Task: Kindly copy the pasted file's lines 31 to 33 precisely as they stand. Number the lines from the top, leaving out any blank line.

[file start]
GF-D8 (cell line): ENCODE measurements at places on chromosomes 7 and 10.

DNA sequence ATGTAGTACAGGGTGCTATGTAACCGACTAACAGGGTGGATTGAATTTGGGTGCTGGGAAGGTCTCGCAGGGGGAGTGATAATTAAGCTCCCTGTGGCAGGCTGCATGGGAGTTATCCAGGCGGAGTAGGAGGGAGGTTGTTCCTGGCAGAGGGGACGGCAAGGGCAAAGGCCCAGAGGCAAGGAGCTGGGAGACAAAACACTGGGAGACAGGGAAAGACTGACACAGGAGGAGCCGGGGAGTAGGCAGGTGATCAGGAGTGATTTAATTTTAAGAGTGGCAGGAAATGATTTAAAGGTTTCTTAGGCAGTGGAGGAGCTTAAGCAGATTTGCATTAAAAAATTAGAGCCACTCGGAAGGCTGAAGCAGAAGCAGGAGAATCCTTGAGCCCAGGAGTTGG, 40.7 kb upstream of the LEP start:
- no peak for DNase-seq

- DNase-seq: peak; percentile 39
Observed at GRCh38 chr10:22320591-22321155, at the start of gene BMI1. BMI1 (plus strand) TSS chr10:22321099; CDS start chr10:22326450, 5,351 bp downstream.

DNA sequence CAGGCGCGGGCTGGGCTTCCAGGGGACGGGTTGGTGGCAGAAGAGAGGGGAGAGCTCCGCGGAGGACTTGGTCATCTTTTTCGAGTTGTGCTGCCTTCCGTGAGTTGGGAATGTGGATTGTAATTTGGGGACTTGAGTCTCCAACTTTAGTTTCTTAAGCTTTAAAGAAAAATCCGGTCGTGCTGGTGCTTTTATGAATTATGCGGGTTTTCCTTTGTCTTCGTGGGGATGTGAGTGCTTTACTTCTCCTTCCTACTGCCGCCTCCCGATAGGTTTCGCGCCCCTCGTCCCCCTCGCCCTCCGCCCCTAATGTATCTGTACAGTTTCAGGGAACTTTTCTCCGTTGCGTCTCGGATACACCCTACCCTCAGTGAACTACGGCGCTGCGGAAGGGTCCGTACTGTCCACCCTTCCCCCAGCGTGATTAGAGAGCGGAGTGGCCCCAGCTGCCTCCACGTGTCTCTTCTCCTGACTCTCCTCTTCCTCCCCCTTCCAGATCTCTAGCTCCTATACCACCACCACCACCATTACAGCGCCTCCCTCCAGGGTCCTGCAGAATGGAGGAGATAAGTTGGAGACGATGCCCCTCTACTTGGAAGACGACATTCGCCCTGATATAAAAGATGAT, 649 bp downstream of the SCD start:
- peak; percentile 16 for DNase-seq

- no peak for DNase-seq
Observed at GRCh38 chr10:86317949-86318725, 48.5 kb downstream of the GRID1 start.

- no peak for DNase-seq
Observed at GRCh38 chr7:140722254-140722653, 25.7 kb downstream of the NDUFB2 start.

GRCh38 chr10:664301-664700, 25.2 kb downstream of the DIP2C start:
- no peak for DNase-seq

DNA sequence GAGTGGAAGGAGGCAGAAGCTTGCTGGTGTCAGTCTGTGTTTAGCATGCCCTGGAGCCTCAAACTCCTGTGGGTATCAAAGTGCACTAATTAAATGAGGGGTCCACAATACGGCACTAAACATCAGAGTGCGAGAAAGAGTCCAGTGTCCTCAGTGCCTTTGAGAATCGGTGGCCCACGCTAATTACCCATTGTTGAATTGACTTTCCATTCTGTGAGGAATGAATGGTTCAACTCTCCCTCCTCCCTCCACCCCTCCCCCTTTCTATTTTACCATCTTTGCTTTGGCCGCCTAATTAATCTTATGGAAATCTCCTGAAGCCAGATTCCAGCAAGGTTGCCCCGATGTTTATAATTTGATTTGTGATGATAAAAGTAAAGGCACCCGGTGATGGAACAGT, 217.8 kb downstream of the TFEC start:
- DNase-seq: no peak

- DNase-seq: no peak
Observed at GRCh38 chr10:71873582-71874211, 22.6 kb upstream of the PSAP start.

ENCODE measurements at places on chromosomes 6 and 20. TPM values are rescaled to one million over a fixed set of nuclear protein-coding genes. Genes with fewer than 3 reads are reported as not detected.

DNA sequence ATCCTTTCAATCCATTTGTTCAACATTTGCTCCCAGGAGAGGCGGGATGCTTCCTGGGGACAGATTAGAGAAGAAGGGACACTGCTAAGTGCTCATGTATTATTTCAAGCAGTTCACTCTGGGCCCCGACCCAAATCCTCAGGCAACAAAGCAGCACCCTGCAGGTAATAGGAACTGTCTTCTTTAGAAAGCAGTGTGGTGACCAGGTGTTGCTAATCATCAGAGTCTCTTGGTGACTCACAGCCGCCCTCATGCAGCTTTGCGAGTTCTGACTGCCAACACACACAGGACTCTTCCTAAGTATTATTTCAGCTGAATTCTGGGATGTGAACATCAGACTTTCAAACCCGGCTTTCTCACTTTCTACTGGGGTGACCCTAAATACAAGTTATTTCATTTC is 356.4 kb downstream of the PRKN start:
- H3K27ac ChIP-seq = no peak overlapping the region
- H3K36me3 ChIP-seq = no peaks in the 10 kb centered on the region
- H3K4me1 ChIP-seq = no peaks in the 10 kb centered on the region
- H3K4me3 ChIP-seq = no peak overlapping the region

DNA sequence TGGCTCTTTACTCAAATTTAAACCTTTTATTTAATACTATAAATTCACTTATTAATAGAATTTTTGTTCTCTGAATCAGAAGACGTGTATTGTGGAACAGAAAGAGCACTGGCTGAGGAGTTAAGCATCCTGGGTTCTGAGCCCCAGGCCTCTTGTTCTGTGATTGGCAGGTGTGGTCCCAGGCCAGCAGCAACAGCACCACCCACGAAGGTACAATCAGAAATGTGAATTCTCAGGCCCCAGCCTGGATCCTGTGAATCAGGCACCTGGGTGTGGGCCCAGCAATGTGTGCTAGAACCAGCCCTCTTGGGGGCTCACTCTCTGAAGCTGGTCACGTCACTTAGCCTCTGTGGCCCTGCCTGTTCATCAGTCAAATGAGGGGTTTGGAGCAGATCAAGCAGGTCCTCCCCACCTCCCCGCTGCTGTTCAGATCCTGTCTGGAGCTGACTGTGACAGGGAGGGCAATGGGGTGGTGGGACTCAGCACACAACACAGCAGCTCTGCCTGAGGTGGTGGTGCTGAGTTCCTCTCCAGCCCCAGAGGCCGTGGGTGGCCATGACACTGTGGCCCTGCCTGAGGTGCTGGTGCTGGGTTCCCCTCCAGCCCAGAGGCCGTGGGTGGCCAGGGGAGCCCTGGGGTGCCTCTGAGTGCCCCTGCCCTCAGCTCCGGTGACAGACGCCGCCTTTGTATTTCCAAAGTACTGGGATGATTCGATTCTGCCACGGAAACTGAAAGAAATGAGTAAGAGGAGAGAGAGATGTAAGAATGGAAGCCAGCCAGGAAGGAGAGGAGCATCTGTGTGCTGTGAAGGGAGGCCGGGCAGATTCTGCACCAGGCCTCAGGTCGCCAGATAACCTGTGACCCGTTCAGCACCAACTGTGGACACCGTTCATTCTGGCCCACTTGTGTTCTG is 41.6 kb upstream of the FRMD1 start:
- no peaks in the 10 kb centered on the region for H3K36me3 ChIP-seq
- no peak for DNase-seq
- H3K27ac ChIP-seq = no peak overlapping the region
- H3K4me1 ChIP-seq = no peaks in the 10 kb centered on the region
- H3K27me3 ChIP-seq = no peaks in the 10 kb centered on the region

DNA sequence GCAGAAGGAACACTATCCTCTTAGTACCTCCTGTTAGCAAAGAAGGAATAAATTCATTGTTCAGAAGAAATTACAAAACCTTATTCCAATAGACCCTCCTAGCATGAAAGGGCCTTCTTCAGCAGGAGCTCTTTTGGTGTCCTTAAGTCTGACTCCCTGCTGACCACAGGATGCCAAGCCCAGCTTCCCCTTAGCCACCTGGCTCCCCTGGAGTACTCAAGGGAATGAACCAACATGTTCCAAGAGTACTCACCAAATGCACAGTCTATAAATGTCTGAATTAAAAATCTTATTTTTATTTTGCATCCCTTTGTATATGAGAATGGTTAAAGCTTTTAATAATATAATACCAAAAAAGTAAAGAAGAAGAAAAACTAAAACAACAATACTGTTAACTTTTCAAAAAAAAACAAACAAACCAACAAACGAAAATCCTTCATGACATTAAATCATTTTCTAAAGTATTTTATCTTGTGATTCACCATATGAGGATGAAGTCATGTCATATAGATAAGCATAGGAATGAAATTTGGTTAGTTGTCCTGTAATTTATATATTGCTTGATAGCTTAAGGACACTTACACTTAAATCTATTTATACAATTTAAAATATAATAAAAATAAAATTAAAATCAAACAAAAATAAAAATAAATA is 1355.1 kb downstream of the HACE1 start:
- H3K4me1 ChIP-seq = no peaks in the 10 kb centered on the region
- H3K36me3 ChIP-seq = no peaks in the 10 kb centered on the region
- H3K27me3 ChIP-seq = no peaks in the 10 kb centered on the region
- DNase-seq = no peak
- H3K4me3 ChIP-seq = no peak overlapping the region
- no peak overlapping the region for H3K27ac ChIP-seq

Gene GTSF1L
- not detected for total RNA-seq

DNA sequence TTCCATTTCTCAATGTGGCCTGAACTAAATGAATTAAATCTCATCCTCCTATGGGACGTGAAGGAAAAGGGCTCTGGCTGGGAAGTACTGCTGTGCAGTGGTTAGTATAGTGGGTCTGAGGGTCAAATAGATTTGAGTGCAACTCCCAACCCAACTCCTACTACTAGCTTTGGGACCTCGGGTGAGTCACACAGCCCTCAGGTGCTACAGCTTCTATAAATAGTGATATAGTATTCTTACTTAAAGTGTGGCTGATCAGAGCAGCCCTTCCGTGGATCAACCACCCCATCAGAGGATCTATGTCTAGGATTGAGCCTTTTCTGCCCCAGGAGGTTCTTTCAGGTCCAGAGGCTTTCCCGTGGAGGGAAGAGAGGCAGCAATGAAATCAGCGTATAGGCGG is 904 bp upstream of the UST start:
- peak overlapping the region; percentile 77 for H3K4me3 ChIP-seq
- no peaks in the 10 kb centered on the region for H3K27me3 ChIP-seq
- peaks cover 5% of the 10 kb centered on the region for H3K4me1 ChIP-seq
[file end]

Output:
- H3K4me1 ChIP-seq = no peaks in the 10 kb centered on the region
- H3K36me3 ChIP-seq = no peaks in the 10 kb centered on the region
- H3K27me3 ChIP-seq = no peaks in the 10 kb centered on the region